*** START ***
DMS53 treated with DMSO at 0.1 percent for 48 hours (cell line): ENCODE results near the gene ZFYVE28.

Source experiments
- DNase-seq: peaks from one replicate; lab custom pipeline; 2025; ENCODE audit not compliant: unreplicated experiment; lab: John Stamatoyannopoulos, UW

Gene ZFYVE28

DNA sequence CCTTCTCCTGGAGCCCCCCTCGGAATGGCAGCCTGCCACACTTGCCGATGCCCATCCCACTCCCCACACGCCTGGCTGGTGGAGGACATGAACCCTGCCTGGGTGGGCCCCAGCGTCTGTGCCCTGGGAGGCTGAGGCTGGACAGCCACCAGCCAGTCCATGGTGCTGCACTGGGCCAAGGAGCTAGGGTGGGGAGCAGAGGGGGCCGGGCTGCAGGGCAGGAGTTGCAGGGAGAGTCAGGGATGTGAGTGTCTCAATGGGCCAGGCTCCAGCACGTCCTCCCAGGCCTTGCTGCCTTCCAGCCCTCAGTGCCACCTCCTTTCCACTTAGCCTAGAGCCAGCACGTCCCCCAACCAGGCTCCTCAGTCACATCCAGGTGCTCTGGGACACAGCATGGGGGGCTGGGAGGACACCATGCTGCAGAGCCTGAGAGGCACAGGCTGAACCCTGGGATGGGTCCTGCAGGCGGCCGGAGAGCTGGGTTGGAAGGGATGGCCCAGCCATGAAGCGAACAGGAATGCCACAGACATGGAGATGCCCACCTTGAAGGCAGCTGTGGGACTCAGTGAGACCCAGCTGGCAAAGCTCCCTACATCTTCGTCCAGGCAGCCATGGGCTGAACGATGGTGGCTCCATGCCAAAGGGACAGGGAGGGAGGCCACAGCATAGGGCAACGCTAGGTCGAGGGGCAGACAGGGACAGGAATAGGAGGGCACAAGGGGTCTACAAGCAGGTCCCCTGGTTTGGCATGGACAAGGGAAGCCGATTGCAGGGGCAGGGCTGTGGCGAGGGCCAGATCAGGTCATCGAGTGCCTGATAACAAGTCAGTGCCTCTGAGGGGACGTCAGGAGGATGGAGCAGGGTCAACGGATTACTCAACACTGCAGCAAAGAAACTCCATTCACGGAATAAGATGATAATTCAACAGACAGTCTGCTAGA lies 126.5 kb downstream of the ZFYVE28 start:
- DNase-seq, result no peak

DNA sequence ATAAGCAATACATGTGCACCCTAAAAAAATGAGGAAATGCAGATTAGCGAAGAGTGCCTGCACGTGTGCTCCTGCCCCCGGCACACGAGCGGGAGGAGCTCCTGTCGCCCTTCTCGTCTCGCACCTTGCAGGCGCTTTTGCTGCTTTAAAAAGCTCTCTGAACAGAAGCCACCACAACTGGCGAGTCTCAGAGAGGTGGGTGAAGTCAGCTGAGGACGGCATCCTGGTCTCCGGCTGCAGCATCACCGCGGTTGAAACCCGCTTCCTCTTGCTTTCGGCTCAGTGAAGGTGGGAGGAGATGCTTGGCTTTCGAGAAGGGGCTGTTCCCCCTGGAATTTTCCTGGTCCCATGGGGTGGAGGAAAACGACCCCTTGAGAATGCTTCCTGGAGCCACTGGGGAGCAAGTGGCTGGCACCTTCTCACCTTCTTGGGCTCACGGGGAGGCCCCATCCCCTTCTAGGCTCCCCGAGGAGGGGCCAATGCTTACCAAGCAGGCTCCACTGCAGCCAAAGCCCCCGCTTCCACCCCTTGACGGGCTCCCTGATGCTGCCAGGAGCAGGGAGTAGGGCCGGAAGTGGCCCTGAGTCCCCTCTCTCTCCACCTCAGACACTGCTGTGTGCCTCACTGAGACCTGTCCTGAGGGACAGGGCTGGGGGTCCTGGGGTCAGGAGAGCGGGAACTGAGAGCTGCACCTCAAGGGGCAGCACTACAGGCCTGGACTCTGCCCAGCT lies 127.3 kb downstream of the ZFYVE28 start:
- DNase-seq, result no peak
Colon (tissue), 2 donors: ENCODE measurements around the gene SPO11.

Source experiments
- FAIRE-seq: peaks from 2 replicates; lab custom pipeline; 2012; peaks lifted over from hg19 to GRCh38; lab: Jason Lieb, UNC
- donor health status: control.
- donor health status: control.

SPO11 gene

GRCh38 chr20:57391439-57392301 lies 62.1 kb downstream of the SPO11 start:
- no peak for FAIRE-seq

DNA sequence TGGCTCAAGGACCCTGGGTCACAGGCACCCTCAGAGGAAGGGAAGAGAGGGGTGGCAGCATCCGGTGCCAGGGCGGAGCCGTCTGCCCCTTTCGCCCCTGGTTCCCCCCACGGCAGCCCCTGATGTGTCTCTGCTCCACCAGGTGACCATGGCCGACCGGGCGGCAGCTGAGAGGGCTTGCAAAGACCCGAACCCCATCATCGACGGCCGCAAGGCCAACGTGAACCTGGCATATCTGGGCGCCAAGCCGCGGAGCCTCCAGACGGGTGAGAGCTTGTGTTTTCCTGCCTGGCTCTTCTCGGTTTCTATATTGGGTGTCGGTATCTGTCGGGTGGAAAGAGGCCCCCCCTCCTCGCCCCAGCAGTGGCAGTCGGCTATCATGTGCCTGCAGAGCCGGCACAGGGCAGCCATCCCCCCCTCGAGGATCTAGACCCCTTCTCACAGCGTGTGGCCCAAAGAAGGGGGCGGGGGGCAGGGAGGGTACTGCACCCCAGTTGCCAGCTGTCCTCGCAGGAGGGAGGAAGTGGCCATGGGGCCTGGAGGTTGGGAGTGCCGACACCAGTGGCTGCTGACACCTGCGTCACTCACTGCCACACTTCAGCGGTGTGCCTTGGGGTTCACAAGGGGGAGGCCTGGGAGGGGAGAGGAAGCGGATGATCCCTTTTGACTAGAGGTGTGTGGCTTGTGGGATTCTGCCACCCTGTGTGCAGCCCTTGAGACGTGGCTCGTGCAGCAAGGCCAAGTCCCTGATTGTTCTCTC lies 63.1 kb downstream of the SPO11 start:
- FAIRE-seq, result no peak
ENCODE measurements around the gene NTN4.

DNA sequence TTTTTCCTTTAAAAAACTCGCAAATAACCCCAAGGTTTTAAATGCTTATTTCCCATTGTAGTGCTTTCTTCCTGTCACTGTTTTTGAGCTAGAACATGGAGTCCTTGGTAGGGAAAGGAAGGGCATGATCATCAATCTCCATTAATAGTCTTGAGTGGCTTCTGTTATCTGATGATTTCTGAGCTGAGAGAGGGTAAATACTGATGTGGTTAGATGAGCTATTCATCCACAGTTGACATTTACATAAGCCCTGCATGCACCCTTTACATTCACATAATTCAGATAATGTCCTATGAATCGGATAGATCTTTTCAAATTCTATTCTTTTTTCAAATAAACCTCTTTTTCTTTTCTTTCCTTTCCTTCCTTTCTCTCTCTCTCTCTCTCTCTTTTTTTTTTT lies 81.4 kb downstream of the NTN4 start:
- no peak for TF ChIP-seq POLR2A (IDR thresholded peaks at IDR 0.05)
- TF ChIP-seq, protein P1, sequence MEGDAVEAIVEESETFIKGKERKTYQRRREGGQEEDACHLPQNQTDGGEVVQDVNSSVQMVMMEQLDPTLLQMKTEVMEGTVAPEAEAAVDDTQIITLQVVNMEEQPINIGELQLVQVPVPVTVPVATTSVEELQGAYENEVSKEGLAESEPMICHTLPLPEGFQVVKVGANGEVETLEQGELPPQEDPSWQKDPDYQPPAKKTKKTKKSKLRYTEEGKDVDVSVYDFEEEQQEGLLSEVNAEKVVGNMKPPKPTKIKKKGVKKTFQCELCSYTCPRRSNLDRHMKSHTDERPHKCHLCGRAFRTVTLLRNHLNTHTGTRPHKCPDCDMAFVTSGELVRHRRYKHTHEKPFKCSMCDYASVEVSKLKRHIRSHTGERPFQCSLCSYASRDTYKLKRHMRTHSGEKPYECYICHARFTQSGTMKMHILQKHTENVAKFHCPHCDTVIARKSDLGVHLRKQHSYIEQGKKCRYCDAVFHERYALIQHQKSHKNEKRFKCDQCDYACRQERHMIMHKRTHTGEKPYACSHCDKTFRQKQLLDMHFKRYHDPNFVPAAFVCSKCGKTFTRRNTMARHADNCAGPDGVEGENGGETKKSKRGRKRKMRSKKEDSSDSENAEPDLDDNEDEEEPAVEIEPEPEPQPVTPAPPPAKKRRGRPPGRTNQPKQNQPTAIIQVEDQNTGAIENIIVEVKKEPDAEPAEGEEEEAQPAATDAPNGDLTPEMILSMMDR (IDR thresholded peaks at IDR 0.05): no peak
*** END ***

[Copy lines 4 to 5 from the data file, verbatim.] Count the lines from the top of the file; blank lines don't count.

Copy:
Gene ZFYVE28

DNA sequence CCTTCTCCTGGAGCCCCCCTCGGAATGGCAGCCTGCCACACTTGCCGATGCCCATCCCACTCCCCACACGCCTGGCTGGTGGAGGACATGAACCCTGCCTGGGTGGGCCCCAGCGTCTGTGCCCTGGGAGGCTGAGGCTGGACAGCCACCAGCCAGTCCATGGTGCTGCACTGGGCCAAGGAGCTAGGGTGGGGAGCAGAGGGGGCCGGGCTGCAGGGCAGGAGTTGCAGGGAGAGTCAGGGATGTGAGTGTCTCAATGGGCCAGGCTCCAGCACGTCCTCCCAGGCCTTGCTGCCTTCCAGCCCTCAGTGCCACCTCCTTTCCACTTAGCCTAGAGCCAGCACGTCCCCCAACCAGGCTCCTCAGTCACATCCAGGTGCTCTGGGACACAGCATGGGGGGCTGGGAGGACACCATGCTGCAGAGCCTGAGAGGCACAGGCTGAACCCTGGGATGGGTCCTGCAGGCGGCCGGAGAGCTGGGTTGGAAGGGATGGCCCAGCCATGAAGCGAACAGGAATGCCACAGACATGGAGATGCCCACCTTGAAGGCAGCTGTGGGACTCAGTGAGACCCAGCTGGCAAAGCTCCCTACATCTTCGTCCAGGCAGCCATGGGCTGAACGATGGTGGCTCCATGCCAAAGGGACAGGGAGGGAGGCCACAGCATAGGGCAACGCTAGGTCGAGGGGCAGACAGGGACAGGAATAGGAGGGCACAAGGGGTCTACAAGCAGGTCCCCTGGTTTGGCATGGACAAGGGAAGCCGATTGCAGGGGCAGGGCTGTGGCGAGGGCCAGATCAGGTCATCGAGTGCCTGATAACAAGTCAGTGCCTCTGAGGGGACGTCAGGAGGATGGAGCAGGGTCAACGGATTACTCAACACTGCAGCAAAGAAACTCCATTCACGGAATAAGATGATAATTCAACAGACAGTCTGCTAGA lies 126.5 kb downstream of the ZFYVE28 start: